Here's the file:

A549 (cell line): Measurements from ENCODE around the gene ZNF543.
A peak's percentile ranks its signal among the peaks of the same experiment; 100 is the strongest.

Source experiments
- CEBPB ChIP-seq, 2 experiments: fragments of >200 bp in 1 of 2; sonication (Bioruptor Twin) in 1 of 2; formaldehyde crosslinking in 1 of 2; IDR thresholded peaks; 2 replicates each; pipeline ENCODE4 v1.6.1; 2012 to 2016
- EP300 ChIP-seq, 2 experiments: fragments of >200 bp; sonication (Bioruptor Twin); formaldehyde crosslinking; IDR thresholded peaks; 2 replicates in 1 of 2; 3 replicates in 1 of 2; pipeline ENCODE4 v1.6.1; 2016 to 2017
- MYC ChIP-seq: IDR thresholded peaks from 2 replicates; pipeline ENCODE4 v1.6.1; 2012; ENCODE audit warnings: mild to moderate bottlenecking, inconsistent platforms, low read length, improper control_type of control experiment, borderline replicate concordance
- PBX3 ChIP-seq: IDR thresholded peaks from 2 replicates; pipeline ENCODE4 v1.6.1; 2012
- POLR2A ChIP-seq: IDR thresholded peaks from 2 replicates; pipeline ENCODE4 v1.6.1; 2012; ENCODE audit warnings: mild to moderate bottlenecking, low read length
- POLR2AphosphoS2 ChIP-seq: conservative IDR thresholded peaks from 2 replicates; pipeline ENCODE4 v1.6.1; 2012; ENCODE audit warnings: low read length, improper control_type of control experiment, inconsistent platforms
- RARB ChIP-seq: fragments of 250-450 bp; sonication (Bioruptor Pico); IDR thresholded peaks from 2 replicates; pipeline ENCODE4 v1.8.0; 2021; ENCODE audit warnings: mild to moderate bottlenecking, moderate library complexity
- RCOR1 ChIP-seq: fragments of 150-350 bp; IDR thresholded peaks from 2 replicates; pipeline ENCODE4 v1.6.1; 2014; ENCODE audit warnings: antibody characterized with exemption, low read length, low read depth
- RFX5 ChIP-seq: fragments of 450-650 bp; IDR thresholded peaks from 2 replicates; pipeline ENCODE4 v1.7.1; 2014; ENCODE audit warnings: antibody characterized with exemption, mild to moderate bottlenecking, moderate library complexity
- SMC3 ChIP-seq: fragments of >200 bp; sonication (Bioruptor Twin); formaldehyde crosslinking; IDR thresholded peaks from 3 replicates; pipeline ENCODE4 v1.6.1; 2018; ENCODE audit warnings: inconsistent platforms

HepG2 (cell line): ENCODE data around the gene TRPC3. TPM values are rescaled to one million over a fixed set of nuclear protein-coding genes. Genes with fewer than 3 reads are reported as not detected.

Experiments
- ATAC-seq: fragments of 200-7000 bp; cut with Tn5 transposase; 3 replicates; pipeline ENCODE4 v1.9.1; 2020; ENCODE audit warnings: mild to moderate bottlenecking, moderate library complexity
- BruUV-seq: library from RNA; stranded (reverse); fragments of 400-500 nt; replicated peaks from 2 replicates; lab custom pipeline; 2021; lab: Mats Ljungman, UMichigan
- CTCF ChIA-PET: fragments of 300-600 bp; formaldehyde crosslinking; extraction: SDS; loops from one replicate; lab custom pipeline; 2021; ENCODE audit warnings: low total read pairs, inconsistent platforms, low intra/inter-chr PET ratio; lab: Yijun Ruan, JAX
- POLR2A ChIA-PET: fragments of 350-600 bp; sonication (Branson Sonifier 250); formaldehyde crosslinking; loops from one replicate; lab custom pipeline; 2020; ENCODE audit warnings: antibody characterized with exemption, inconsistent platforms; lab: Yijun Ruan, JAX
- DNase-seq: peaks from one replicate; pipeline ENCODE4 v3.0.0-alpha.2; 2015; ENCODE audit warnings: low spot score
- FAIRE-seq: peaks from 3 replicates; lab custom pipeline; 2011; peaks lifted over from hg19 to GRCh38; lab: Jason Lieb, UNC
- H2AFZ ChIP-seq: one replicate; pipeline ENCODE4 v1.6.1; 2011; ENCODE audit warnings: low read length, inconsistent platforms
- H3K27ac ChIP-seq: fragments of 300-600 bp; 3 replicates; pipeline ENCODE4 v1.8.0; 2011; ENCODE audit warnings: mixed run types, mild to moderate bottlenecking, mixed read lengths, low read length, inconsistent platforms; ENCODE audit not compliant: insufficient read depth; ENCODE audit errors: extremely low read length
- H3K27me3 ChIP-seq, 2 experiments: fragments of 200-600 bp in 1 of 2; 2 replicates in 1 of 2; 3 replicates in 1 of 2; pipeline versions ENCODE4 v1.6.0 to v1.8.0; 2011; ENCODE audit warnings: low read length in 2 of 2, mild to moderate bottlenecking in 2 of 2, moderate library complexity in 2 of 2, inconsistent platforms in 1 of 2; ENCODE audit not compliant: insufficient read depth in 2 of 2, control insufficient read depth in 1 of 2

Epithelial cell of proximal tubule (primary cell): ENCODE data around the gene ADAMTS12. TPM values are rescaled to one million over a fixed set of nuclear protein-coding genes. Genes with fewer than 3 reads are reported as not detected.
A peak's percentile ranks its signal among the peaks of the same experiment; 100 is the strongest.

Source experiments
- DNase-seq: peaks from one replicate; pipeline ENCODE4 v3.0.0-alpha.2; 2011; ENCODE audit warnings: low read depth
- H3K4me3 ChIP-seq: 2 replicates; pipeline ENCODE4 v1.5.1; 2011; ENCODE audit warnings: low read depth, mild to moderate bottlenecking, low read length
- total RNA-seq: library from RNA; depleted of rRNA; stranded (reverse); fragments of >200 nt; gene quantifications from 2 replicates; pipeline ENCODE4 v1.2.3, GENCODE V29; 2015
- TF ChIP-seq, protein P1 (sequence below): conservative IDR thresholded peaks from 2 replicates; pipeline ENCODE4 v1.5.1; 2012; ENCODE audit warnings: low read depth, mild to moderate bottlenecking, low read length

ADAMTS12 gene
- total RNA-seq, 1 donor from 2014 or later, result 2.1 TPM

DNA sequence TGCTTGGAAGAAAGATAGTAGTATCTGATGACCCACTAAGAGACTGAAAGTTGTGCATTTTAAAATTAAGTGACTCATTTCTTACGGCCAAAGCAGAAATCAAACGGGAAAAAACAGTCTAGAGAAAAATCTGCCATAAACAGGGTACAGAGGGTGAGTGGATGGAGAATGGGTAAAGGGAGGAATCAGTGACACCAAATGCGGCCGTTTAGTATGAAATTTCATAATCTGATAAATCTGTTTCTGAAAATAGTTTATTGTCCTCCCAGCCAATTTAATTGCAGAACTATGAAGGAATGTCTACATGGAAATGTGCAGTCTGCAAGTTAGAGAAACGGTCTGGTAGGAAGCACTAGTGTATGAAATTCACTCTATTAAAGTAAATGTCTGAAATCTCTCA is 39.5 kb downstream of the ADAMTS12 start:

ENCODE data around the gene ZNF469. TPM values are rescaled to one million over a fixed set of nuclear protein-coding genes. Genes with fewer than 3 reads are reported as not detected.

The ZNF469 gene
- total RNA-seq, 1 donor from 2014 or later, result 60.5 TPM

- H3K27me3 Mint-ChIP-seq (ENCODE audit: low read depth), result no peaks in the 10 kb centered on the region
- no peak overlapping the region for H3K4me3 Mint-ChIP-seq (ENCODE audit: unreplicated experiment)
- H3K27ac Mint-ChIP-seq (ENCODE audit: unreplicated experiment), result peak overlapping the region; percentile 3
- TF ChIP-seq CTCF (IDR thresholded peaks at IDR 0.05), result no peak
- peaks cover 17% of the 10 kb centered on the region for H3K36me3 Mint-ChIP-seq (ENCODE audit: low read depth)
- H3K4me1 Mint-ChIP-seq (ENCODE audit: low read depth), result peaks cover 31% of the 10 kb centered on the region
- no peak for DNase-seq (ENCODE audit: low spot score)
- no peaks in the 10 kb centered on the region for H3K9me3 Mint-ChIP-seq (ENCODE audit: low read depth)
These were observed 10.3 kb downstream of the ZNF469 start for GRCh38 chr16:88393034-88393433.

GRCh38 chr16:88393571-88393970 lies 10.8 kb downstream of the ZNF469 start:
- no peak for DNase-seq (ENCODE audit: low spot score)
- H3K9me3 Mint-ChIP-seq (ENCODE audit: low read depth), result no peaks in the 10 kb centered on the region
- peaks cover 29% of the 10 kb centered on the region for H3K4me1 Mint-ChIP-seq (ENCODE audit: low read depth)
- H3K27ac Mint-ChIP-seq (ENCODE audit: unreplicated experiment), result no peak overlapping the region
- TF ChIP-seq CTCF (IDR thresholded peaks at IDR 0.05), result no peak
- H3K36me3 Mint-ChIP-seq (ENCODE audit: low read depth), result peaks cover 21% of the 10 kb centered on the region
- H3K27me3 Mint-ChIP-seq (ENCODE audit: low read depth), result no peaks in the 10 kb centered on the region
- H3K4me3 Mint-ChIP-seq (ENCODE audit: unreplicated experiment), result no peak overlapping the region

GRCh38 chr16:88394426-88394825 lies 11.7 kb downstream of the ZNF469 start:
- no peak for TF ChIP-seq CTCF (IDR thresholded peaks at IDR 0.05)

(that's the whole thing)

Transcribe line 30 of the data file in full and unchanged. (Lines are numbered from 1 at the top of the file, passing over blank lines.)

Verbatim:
- total RNA-seq: library from RNA; depleted of rRNA; stranded (reverse); fragments of >200 nt; gene quantifications from 2 replicates; pipeline ENCODE4 v1.2.3, GENCODE V29; 2015